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Published by: Alejandro Sosa De Greef on Jun 24, 2013
Copyright:Attribution Non-commercial


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Transcription Passage AONE VIEW OF PHYSICS
Eddington’s famous story of the two tables formed the introduction to one of his popular books on modern physics. On the one hand, he pointed out, we have the tablewith which we are all familiar – the solid, weighty thing that impinges on all our senses. On the other hand, however, we have the table as physics sees it – myriads of molecules flying about in space, each in turn made up of electrons and protons,cruising around planetary orbits and leaving much the greater part of the table asempty space.(from
 Rebel with a Cause
by Hans Eysenck, 1990)
Transcription Passage BOLD SINGAPORE
On my first visit the old Singapore had not been entirely obliterated or moved intohigh-rise shopping precincts. A little of Chinatown remained. The food stalls in parking lots and on street corners, where you could dine lavishly for a dollar onsavoury Malaysian omelettes and spiced mutton soup, were still there. At Fatty’s inAlbert Street the almost circular owner used to lay his tables in the middle of the roadand serve delectable Cantonese cooking. When the traffic got busy, your table might be seized from under you and carried inside the restaurant to prevent a collision between the sweet and sour fish and a battered pick-up truck.(from
Murderers and Other Friends
by John Mortimer, 1994)
Transcription Passage CAN INSISTENT JUDGE
Tim Cassel’s father was an elegant barrister and judge who tended to speak inVictorian upper-class Cockney,
saying things like, ‘Me poor old eyes ain’t strong
2enough to read the document you gave me.’ He was once trying a burglar who hadhandcuffed a householder before robbing him. Judge Cassel insisted on demon-strating the way these handcuffs worked by putting them on his own wrists, and he brushed aside the prosecuting counsel’s frequent attempts to dissuade him. When hewas helplessly manacled, the judge allowed the prosecutor to explain that the policehad never recovered the key to the handcuffs. Tim’s father had to be led off the benchand the local ironmonger was sent for.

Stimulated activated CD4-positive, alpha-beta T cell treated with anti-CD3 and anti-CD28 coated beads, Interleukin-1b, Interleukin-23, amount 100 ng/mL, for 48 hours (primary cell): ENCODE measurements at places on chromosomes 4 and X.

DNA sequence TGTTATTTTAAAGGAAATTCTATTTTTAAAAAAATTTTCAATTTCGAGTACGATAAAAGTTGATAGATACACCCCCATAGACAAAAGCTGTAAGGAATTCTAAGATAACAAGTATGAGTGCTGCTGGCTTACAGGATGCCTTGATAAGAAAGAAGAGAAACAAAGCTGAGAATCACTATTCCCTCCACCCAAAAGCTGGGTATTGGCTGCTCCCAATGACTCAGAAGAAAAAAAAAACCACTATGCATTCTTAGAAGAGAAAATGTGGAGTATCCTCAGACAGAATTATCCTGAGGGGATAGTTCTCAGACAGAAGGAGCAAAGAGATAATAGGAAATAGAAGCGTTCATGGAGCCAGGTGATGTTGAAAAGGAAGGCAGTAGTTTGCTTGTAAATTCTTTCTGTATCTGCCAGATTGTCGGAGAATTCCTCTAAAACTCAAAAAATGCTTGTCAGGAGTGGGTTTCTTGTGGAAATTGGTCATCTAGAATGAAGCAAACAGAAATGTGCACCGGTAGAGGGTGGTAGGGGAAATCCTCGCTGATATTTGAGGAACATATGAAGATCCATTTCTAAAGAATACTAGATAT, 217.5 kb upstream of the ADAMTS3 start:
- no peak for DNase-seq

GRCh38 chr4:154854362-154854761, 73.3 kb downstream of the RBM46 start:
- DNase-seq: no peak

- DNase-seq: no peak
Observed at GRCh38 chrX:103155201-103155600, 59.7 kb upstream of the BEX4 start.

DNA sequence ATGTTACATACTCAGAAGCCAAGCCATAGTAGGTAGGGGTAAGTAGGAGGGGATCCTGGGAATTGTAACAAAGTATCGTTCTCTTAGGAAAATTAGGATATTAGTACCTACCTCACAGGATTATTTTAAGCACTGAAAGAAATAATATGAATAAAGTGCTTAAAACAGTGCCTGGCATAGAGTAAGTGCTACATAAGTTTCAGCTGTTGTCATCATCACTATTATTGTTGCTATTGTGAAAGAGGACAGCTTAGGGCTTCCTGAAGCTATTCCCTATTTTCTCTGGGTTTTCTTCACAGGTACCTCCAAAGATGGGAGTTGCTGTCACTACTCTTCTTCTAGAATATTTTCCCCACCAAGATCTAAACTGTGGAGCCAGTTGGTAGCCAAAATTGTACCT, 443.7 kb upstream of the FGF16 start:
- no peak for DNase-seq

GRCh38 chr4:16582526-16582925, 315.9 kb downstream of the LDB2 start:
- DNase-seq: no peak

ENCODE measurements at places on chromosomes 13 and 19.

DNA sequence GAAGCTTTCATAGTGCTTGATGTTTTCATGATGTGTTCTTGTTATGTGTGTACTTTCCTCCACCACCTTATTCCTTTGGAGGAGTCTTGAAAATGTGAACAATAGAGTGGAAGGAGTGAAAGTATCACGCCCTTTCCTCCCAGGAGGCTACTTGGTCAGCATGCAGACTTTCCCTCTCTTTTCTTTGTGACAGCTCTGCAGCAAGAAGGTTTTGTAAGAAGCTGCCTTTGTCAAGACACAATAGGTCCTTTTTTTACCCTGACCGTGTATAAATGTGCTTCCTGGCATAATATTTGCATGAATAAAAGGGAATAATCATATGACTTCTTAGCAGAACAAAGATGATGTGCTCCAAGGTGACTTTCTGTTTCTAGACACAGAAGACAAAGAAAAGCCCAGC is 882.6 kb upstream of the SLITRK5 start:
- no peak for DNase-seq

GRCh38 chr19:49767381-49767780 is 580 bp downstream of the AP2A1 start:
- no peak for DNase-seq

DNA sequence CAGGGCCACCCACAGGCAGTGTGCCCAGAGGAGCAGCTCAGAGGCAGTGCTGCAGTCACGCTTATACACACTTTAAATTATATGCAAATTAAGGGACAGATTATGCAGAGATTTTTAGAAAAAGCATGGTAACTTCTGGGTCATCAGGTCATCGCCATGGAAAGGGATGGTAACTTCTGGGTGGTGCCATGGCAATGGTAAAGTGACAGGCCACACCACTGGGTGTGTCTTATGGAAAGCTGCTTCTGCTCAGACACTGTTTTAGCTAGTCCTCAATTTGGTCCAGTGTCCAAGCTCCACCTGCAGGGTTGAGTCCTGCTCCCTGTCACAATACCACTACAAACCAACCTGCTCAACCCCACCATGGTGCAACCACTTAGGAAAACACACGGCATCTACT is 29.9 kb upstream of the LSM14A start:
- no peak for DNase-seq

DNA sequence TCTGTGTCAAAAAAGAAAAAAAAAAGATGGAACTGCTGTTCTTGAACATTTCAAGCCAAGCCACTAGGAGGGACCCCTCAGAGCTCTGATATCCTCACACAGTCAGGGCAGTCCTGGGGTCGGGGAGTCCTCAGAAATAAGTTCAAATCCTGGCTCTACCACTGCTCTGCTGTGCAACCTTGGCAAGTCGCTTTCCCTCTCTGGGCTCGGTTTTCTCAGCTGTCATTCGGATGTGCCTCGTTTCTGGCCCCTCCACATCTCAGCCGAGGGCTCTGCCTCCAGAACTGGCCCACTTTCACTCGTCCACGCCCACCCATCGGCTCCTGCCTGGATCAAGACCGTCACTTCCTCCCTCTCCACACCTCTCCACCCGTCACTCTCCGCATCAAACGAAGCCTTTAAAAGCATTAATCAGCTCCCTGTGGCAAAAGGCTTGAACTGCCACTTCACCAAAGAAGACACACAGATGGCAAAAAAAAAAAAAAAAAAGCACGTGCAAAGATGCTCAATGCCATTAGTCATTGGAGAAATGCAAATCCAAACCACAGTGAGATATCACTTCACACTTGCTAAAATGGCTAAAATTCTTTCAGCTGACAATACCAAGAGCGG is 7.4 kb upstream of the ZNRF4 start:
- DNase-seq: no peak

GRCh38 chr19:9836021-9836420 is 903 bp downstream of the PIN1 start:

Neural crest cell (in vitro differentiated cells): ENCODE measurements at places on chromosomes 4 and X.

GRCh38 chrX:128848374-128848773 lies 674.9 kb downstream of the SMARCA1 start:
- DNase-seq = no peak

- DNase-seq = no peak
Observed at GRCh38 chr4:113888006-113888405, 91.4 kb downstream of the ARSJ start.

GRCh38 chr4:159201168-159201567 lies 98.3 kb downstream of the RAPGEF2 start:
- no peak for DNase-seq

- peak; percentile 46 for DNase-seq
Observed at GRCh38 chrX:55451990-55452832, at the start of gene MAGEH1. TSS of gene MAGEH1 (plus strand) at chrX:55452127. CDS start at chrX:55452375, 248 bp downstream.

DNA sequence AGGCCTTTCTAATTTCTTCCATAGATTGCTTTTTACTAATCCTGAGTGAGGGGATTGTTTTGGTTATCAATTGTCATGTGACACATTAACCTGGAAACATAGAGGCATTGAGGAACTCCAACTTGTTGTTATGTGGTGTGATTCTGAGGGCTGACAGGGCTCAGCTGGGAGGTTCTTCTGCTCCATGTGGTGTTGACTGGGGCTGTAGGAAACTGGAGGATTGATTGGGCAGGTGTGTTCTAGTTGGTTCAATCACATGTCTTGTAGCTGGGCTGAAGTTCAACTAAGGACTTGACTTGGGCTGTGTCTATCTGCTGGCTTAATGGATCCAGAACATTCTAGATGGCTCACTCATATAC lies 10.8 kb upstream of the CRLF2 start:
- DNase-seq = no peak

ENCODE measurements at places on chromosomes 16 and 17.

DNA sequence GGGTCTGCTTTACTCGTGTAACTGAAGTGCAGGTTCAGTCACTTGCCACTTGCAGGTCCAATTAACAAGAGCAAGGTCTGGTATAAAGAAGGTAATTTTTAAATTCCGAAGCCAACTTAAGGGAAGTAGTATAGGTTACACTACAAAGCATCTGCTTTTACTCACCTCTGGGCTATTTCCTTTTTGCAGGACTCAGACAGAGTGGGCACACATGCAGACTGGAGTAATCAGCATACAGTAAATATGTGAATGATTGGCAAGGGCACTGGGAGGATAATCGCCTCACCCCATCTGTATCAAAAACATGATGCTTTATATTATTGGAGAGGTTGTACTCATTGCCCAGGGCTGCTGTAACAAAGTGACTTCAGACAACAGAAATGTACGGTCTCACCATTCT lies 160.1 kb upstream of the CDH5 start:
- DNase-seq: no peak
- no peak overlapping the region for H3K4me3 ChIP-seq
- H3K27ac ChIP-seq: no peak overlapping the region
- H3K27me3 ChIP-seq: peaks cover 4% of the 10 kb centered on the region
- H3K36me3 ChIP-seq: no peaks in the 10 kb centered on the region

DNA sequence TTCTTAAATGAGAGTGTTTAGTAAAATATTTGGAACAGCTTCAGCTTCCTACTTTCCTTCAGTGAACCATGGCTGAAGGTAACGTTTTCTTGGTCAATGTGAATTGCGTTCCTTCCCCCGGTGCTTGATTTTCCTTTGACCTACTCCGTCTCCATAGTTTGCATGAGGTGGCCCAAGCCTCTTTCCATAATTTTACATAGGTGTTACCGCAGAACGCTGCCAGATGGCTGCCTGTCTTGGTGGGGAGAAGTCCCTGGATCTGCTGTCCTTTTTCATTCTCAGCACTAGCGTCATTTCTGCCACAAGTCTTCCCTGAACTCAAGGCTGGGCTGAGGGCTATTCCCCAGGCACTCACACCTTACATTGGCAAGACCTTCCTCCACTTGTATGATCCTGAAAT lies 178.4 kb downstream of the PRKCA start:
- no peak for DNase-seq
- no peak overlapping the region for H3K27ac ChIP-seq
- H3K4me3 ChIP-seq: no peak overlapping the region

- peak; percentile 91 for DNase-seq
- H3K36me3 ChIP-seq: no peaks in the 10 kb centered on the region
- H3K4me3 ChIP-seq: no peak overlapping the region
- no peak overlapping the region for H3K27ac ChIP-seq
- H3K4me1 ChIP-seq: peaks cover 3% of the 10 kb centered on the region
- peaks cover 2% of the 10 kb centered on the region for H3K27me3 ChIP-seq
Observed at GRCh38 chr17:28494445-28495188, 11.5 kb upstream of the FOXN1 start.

Murderers and Other Friends
by John Mortimer, 1994)
The two forms
are characteristic not only of Cockney but alsoof upper-class Victorian English.
Language, they say, is the badge of nationality, and above all else it is the languageof Sydney that binds this fissile society into a unity. It is many years since thewriter Monica Dickens, at a Sydney signing session, inscribed a volume to EmmaChissett,
misunderstanding a lady who wanted to know the price of the book, butfundamentally the vernacular has not changed.‘Emma Chissett?’ I make a point of asking now, when I want to buysomething, and the shop assistants never give me a second glance, taking me to be agenuine Australian,
and frequently confiding in me their grievances about the trainservice from Parramatta.(from
Among the Cities
by Jan Morris, 1985)
What the Australian woman actually said was, ‘How much is it?’ There are many versions of this(probably apocryphal) story with many authors in the central role.
A suburb of Sydney.
Transcription Passage ETHE GENERATION GAP
A five-year-old girl went out for the first time in her grandparents’ new car. As the lawdemands, they told her to sit in one of the rear seats and emphasised how important itwas to wear a safety belt. Her grandfather explained carefully exactly how the seat beltworked.‘You just slip it around you, Katie, and then you simply click on the little bit of red plastic in the middle.’ The child looked puzzled. The old man repeated theinstruction once again, this time more slowly, but to no avail.‘Heavens, Dorothy! She can’t understand something as simple as this. Have wegot a moron in the family?’, he whispered in stentorian tones.‘Don’t fuss. Let me handle this,’ said his wife. ‘Now, what’s the matter,darling?’ Whereupon Katie blurted out, ‘Grandma, what does Grandpa mean? Singleclick, or double click?’
Transcription Passage FANOTHER VIEW OF PHYSICS
Physics started with reality as our senses perceived it, but it has gone well beyond thatstage and introduced concepts completely alien to the layman. Nevertheless, popular  physics has got much to be said for it. We become acquainted with it as we grow up,and we certainly become adept at adjusting our behaviour to its laws. The footballer curling his shot into the corner of the net; the tennis player serving accurately at a speedof a hundred miles an hour into the corner of the service court; the high-jumper clearinga bar at a great height – these are all making use of an acquired knowledge of the lawsof physics, including those applying to gravitational forces, without any knowledgewhatsoever of experimental physics. The man in the street knows a great deal of  practical physics, without having any knowledge of scientific principles.
 Rebel with a Cause
by Hans Eysenck, 1990)

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